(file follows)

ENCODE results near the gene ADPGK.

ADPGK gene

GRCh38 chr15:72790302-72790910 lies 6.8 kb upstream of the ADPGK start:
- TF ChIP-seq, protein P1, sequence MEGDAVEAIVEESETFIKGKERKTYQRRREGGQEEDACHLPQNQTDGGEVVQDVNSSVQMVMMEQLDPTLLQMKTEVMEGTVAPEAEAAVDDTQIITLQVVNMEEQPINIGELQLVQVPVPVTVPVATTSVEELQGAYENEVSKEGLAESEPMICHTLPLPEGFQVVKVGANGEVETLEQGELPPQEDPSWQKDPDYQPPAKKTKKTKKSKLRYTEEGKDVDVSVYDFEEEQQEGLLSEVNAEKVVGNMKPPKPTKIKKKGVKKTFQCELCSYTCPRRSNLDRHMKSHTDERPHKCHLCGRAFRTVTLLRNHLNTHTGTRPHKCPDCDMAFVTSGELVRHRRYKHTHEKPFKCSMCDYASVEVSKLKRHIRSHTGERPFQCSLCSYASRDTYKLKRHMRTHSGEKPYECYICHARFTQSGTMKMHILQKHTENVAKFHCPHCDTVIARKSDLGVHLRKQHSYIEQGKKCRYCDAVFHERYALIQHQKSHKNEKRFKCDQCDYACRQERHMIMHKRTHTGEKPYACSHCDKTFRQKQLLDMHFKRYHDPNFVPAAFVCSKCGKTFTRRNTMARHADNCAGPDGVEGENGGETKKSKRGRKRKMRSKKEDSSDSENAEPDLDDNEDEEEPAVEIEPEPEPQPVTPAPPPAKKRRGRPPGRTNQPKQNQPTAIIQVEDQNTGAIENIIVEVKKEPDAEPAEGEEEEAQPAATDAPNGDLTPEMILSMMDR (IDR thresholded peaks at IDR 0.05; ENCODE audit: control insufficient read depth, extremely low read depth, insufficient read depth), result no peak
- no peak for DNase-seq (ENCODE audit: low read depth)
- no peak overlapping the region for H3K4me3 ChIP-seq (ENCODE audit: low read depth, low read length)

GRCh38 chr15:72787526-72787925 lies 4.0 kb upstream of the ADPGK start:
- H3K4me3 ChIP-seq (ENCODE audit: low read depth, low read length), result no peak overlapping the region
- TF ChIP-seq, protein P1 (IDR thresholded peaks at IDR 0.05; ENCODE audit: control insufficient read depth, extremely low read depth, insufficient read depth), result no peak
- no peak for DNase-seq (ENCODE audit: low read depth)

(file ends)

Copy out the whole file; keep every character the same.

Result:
ENCODE results near the gene ADPGK.

ADPGK gene

GRCh38 chr15:72790302-72790910 lies 6.8 kb upstream of the ADPGK start:
- TF ChIP-seq, protein P1, sequence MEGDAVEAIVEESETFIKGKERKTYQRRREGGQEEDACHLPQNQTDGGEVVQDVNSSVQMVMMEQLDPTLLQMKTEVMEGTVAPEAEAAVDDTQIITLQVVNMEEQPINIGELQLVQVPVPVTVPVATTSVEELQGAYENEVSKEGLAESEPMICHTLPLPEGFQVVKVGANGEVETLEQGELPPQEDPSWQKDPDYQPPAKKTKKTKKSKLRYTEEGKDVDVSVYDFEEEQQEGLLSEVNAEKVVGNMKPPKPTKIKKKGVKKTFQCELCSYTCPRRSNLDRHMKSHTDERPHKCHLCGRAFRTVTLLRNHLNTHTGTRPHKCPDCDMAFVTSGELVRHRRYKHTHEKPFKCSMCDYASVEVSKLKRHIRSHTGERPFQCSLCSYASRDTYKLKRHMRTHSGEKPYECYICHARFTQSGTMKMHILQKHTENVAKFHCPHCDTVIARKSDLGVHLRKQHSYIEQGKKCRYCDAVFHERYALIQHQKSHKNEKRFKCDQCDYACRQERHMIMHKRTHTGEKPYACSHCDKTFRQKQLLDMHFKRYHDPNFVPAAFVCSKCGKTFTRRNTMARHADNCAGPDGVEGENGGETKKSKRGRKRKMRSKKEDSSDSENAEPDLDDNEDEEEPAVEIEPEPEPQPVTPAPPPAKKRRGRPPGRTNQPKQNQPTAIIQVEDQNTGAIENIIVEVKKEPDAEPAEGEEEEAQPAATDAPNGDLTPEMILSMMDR (IDR thresholded peaks at IDR 0.05; ENCODE audit: control insufficient read depth, extremely low read depth, insufficient read depth), result no peak
- no peak for DNase-seq (ENCODE audit: low read depth)
- no peak overlapping the region for H3K4me3 ChIP-seq (ENCODE audit: low read depth, low read length)

GRCh38 chr15:72787526-72787925 lies 4.0 kb upstream of the ADPGK start:
- H3K4me3 ChIP-seq (ENCODE audit: low read depth, low read length), result no peak overlapping the region
- TF ChIP-seq, protein P1 (IDR thresholded peaks at IDR 0.05; ENCODE audit: control insufficient read depth, extremely low read depth, insufficient read depth), result no peak
- no peak for DNase-seq (ENCODE audit: low read depth)